One of the most popular stories about beauty is The Ugly Duckling. It’s meant to push us all embrace being different with the hope that we will all one day grow into a majestic and beautiful swan.
But there’s a problem with that. What happens if we grow into a swan but we still only see the ugly duckling when we look in the mirror?
There’s no easy transformation when it comes to beauty because no matter what we tell ourselves, it’s both physical and mental. And as Jemille reveals, sometimes it’s just complicated.
I never felt the representations of men of color, besides people like LL Cool J and Will Smith, pushed people of color to be considered beautiful or celebrated. And when it came to me, it just made me feel like I had to be and look as close to white because I was so far from the beauty of those men.
As a society, we don’t realize it, but we train children subconsciously to look at being black or a person of color as highly undesirable or ugly. As a child, I lost sight of the pride of my roots and denied part of who I was for those very reasons. For example, in high school, I would perm and bleach my hair blonde, and even wore blue contacts, not realizing that I was crying tears under my very own skin.
I denied my own ancestry, thinking I should “pass” by only focusing on my mixed heritage and light skin. To me, being able to do so meant I was powerful, loved, and good. But eventually I was able to see the beauty in my own history and the color of my skin, which changed my life. The closer I get to adulthood, I’ve realized that who I am is beautiful. Now, I can grow my hair out and appreciate it; I can look in the mirror and enjoy what I see versus only seeing everything I wish I could change. And this didn’t just apply to me, but to how I saw other men of color as well.
In high school, I would perm and bleach my hair blonde, and even wore blue contacts, not realizing that I was crying tears under my very own skin.
More recently, I’ve had a lot of artists express interest in me being a part of their projects because they see something beautiful in me. It’s funny because growing up, I always felt like the ugly duckling. I was always the lonely, overweight, weird, artsy kid trying to figure out who I was and my identity within all of that.
My awkward high school self, the cute friend who always got hugs because I was sweet, was far from being the hot boy in school. I was reminded of this over and over when I would muster enough courage to tell people I had crushes on them, but they would only want to be friends. In college, I experienced that as well. But suddenly when one particular person finally saw me as beautiful, then it was almost as if everyone else caught on, even before I did. So, in college and beyond was when things really began to change.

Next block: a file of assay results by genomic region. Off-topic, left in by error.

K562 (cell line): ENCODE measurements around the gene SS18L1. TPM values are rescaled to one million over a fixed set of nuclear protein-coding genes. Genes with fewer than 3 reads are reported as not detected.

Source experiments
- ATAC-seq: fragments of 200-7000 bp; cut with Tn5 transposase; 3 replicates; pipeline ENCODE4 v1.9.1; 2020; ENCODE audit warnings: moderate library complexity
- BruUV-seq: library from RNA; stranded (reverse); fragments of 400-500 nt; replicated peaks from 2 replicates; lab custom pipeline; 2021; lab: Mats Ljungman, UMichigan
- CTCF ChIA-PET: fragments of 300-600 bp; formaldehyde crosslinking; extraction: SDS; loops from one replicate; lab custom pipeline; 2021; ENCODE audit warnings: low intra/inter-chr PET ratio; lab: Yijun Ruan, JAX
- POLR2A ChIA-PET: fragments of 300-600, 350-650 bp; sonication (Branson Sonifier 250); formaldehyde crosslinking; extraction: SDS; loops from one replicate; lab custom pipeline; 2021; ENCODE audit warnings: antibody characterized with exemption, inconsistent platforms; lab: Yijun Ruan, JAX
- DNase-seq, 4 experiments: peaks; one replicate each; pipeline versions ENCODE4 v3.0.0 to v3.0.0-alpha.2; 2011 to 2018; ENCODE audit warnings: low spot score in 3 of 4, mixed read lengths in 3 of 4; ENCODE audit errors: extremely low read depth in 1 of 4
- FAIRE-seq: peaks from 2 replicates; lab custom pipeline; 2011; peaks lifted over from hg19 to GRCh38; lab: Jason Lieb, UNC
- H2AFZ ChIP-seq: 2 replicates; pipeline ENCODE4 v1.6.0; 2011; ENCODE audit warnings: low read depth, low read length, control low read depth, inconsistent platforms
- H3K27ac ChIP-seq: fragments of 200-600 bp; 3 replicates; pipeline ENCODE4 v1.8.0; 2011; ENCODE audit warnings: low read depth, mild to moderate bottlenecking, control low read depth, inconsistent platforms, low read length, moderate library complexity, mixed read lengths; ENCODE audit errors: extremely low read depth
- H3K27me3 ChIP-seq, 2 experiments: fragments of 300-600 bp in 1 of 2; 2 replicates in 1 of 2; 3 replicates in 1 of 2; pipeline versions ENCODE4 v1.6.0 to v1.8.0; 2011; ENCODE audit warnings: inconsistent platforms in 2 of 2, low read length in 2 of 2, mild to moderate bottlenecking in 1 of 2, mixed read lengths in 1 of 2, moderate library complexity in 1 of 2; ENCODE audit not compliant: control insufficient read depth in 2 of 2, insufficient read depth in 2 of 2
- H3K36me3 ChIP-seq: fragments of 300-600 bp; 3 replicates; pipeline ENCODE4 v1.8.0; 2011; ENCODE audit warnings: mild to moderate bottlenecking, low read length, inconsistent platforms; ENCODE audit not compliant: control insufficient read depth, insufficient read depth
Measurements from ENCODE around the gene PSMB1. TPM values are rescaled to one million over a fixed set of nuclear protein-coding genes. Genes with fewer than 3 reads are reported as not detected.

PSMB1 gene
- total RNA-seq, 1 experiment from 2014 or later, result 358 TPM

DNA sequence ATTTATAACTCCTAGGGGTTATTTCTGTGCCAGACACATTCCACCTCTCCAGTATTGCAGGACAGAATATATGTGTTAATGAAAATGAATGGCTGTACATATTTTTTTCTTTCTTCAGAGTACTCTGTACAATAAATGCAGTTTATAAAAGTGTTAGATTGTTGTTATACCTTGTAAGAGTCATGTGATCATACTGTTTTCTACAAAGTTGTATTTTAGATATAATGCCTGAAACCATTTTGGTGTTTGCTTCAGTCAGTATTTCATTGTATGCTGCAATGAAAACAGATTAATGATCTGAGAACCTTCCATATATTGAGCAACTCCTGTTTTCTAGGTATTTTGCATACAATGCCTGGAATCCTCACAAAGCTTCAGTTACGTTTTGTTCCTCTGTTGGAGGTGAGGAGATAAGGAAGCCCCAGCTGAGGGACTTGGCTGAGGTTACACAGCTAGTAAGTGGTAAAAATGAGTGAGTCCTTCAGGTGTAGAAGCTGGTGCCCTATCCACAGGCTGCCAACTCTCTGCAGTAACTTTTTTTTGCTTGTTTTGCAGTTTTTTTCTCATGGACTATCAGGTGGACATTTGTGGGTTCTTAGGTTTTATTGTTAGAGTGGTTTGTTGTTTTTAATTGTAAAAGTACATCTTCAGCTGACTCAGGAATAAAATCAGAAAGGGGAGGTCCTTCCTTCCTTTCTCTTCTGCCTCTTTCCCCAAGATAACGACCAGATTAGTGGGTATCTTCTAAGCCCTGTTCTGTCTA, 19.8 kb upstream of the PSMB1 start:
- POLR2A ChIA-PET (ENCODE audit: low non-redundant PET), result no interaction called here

When I finally began living and working in New York City, people saw the beauty that it took so long for me to embrace, which allowed me to connect with others in a way that I haven’t always been able to.
Eventually I was able to see the beauty in my own history and the color of my skin, which changed my life. The closer I get to adulthood, I’ve realized that who I am is beautiful.
Of course, that is a blessing and a curse. For example, the curse is that I have encountered a lot of people who are attracted to me sexually, which means they want to help me, but at a cost. They expect more to happen than what was agreed upon. And because I was once naive to all of that, I would end up having to cancel a lot of things when I realized they were trying to take advantage of me. But I’ve gotten a lot better at choosing the people I work with and being a part of projects with artists that really want to collaborate on exciting things together.
For as long as I can remember, beauty meant perfection and looked a certain way. And everyone seems to recognize that particular type of beauty when they see it. But I struggle with that. And when I don’t feel like I have the beauty that people see in others or it isn’t recognized by others, it gives me anxiety. I then go back to feeling like the ugly duckling I was growing up or worse–the ugly duckling who never actually grew into a swan. But I’m getting better every day that goes by and I’m working toward the day that I can see the beauty that everyone else sees.